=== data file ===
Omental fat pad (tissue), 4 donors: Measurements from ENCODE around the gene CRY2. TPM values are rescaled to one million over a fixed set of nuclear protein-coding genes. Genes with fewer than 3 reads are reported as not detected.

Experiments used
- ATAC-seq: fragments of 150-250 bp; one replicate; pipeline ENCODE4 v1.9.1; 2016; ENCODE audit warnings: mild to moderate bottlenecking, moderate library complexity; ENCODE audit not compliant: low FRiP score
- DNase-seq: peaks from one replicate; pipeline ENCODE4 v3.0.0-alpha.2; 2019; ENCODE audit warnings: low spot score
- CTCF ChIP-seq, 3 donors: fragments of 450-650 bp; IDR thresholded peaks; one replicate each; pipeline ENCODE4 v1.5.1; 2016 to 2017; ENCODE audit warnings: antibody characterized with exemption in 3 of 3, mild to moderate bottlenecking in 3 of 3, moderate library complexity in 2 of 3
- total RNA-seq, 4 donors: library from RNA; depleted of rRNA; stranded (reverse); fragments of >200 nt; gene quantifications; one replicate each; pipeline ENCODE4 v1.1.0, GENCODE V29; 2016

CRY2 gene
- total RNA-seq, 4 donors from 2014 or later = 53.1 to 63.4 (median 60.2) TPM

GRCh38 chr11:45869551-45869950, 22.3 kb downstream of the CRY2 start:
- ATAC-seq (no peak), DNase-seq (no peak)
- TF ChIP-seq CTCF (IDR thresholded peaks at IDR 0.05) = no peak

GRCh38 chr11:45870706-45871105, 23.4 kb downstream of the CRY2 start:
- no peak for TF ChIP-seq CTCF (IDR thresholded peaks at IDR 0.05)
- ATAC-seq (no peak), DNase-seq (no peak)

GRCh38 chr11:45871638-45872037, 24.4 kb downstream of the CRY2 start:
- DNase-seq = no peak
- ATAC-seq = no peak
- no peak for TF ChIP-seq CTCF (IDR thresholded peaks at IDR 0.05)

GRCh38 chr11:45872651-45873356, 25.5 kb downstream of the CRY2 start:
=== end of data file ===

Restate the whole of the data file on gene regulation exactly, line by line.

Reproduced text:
Omental fat pad (tissue), 4 donors: Measurements from ENCODE around the gene CRY2. TPM values are rescaled to one million over a fixed set of nuclear protein-coding genes. Genes with fewer than 3 reads are reported as not detected.

Experiments used
- ATAC-seq: fragments of 150-250 bp; one replicate; pipeline ENCODE4 v1.9.1; 2016; ENCODE audit warnings: mild to moderate bottlenecking, moderate library complexity; ENCODE audit not compliant: low FRiP score
- DNase-seq: peaks from one replicate; pipeline ENCODE4 v3.0.0-alpha.2; 2019; ENCODE audit warnings: low spot score
- CTCF ChIP-seq, 3 donors: fragments of 450-650 bp; IDR thresholded peaks; one replicate each; pipeline ENCODE4 v1.5.1; 2016 to 2017; ENCODE audit warnings: antibody characterized with exemption in 3 of 3, mild to moderate bottlenecking in 3 of 3, moderate library complexity in 2 of 3
- total RNA-seq, 4 donors: library from RNA; depleted of rRNA; stranded (reverse); fragments of >200 nt; gene quantifications; one replicate each; pipeline ENCODE4 v1.1.0, GENCODE V29; 2016

CRY2 gene
- total RNA-seq, 4 donors from 2014 or later = 53.1 to 63.4 (median 60.2) TPM

GRCh38 chr11:45869551-45869950, 22.3 kb downstream of the CRY2 start:
- ATAC-seq (no peak), DNase-seq (no peak)
- TF ChIP-seq CTCF (IDR thresholded peaks at IDR 0.05) = no peak

GRCh38 chr11:45870706-45871105, 23.4 kb downstream of the CRY2 start:
- no peak for TF ChIP-seq CTCF (IDR thresholded peaks at IDR 0.05)
- ATAC-seq (no peak), DNase-seq (no peak)

GRCh38 chr11:45871638-45872037, 24.4 kb downstream of the CRY2 start:
- DNase-seq = no peak
- ATAC-seq = no peak
- no peak for TF ChIP-seq CTCF (IDR thresholded peaks at IDR 0.05)

GRCh38 chr11:45872651-45873356, 25.5 kb downstream of the CRY2 start: